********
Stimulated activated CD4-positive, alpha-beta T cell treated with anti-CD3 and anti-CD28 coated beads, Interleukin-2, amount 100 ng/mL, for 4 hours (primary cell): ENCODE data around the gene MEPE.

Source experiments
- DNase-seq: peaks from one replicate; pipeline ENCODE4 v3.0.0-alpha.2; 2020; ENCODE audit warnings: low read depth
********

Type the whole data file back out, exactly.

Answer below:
Stimulated activated CD4-positive, alpha-beta T cell treated with anti-CD3 and anti-CD28 coated beads, Interleukin-2, amount 100 ng/mL, for 4 hours (primary cell): ENCODE data around the gene MEPE.

Source experiments
- DNase-seq: peaks from one replicate; pipeline ENCODE4 v3.0.0-alpha.2; 2020; ENCODE audit warnings: low read depth